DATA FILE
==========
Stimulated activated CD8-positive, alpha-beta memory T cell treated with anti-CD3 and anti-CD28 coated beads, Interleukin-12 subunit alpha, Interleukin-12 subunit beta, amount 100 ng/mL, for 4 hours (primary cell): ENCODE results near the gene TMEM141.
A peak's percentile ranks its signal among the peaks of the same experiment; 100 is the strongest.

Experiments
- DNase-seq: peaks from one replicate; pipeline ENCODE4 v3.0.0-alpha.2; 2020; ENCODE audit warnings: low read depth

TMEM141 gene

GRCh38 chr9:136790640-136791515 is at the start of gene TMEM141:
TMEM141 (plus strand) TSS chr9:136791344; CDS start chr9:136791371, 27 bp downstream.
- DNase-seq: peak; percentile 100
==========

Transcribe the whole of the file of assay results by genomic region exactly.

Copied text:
Stimulated activated CD8-positive, alpha-beta memory T cell treated with anti-CD3 and anti-CD28 coated beads, Interleukin-12 subunit alpha, Interleukin-12 subunit beta, amount 100 ng/mL, for 4 hours (primary cell): ENCODE results near the gene TMEM141.
A peak's percentile ranks its signal among the peaks of the same experiment; 100 is the strongest.

Experiments
- DNase-seq: peaks from one replicate; pipeline ENCODE4 v3.0.0-alpha.2; 2020; ENCODE audit warnings: low read depth

TMEM141 gene

GRCh38 chr9:136790640-136791515 is at the start of gene TMEM141:
TMEM141 (plus strand) TSS chr9:136791344; CDS start chr9:136791371, 27 bp downstream.
- DNase-seq: peak; percentile 100